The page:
It is possible to treat a tooth without pain. You do this with an injection of
local anesthetic. You must inject near the nerve, so to give good injections,
you must know where the nerves are.
Injecting is a skill that develops with experience. The best way to learn is not
from a book, but from a person who has experience giving injections.
Watch an experienced dental worker give injections. That person
can then watch you and show you how to inject carefully and safely.
Local anesthetic is an injectable medicine. When it touches a nerve, the
tooth joined to that nerve feels numb or dead for about an hour. This usually
gives you enough time to take out a strong tooth or to put a cement filling
into a deep cavity.
WHAT YOU NEED TO INJECT
There are two kinds of syringes for injecting local anesthetic inside the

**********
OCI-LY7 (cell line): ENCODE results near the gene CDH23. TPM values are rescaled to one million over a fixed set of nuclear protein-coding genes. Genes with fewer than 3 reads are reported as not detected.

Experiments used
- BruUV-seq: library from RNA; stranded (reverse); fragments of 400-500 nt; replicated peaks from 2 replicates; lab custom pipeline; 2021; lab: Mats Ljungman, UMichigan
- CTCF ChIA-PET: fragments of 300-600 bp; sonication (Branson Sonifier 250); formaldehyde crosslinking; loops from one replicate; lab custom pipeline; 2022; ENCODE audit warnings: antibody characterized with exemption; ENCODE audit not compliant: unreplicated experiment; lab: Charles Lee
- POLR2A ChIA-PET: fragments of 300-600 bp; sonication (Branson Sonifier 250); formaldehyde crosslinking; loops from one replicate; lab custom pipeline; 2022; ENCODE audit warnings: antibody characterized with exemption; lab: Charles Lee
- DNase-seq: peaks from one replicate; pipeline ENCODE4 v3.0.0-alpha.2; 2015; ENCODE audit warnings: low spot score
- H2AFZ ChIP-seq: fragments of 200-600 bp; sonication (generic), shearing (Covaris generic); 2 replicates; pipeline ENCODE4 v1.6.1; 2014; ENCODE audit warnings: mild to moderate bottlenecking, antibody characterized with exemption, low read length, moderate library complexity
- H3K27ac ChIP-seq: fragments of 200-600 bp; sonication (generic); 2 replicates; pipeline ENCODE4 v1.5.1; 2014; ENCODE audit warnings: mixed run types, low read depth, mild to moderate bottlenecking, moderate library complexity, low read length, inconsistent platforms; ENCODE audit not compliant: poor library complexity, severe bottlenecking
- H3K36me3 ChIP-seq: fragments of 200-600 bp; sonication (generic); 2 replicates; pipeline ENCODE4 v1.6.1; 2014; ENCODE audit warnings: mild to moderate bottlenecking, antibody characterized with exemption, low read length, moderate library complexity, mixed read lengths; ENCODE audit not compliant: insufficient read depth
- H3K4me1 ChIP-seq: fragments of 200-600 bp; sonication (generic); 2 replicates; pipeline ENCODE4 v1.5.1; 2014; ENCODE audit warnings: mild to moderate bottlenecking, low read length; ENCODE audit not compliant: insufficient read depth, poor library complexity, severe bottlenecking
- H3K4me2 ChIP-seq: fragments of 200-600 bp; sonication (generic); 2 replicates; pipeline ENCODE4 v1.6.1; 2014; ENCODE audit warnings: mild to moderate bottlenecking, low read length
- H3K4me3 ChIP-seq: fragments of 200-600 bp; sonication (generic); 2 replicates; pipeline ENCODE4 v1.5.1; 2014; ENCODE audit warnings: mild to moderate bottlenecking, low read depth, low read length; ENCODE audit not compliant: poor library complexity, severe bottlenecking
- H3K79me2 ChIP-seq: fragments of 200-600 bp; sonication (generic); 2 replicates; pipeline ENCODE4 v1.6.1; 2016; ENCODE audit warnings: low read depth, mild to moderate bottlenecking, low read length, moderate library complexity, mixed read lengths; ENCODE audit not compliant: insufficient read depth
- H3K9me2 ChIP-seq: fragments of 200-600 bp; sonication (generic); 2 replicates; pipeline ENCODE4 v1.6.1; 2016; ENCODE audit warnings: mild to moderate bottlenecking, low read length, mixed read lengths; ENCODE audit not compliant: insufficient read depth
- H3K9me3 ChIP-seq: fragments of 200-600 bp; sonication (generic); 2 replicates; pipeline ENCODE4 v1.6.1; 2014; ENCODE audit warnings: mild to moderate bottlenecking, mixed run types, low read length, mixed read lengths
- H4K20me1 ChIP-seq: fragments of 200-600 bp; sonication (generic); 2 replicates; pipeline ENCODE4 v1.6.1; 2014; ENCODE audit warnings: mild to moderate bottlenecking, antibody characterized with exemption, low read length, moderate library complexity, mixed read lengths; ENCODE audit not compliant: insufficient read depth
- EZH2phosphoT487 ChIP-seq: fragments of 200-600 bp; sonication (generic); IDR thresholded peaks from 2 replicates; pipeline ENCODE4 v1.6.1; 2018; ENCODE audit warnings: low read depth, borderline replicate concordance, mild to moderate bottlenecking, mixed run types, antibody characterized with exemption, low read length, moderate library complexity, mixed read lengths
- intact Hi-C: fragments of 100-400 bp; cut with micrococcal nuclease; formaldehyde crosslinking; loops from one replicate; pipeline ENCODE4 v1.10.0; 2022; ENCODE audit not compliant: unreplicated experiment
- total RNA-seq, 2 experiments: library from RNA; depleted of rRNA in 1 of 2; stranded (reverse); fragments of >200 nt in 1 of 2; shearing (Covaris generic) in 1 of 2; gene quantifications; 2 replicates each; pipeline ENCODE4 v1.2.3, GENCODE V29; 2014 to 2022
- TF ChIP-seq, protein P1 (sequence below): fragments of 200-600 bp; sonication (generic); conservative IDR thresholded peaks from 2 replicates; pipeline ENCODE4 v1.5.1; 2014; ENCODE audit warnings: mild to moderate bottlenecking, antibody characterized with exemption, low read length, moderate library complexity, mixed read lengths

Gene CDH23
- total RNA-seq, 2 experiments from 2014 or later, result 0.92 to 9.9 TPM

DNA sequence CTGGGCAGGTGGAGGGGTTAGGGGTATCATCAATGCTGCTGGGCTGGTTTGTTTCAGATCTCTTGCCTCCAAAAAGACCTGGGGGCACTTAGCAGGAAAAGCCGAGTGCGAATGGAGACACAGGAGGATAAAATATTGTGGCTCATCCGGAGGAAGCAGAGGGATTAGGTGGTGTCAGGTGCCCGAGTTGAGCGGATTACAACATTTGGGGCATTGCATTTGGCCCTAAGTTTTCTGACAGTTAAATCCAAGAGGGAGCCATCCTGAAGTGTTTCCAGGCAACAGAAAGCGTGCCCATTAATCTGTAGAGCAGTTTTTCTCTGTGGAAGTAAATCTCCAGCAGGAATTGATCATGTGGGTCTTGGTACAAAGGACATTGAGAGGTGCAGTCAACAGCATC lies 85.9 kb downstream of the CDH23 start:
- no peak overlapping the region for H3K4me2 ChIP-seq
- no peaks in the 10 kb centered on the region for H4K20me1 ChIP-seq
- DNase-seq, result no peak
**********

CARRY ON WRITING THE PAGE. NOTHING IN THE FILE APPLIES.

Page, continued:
mouth. One is made of metal and the other is made of glass. The metal
syringe uses local anesthetic in a cartridge. The glass syringe uses local
anesthetic from a bottle.
dental (METAL) SYRINGE
This is a dental syringe. It uses special
needles, and the local anesthetic is sealed
inside a glass cartridge. After injecting,
safely dispose of the needle and the
cartridge. See pages 205 to 206.
This kind of syringe is for injections of
medicine like penicillin, but you can use
it in the mouth. Sterilize the syringe and
needles (pages 88 and 138) before and
after each use. When sterile, the needles
are ready for another person.
Before you inject, be sure
the local anesthetic is able
to come out of the needle.
Use a new needle and a new cartridge of local
anesthetic for each person.
Be careful! Do not touch the needle.